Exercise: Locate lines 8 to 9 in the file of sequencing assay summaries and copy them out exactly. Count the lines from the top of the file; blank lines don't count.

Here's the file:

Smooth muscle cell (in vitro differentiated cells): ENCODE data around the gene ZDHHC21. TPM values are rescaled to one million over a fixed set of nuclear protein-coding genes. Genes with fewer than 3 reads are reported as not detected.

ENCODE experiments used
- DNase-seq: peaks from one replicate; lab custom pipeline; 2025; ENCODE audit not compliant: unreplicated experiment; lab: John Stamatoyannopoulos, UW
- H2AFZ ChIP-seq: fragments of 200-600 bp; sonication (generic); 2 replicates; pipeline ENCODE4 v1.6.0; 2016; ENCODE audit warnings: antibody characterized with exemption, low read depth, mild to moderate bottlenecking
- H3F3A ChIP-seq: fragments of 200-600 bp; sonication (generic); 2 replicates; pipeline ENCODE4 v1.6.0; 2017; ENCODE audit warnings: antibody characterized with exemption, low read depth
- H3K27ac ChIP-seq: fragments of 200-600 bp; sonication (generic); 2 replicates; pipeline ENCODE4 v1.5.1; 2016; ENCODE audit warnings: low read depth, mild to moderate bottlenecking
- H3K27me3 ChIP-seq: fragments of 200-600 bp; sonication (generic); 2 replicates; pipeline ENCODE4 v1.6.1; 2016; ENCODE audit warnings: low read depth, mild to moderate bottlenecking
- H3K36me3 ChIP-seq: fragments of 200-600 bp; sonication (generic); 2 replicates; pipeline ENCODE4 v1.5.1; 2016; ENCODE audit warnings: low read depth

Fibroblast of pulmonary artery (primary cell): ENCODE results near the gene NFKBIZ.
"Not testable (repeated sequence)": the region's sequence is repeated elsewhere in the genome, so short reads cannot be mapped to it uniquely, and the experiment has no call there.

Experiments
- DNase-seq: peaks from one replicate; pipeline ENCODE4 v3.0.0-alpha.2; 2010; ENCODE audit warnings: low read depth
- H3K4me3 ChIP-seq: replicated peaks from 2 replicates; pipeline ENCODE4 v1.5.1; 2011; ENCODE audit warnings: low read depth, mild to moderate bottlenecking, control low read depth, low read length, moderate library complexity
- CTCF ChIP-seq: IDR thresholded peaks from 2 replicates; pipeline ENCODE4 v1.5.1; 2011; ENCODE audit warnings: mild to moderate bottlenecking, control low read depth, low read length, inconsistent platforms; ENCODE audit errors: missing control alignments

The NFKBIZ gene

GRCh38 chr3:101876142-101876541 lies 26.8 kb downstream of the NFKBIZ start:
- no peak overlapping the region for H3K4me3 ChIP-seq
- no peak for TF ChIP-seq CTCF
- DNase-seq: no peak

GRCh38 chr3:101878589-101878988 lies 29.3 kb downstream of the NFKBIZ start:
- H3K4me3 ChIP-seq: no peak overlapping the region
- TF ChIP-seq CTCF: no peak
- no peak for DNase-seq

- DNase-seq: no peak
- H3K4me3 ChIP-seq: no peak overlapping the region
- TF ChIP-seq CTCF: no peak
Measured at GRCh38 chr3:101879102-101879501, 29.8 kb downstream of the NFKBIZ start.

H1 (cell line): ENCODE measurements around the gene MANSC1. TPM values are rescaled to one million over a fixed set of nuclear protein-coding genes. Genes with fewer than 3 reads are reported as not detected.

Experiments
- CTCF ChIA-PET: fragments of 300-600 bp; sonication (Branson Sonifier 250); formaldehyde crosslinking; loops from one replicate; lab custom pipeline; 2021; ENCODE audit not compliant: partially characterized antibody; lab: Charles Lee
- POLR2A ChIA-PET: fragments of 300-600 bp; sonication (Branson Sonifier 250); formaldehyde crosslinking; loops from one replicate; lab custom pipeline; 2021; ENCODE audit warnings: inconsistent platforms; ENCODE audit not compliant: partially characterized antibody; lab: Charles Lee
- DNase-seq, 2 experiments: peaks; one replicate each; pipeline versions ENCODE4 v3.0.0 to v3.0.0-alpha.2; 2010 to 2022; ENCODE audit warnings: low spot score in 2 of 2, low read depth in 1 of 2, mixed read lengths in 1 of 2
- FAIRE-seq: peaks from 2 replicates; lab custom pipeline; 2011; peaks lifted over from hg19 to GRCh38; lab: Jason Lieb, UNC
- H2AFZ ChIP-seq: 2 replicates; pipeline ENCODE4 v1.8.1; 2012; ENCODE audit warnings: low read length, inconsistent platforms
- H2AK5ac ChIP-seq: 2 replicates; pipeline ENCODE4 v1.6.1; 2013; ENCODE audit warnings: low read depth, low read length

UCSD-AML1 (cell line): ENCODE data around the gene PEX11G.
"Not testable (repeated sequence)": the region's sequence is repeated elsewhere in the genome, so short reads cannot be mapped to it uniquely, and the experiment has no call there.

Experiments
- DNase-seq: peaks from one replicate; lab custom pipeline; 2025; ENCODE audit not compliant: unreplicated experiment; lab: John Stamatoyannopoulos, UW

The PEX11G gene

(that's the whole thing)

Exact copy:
- H3K36me3 ChIP-seq: fragments of 200-600 bp; sonication (generic); 2 replicates; pipeline ENCODE4 v1.5.1; 2016; ENCODE audit warnings: low read depth

Fibroblast of pulmonary artery (primary cell): ENCODE results near the gene NFKBIZ.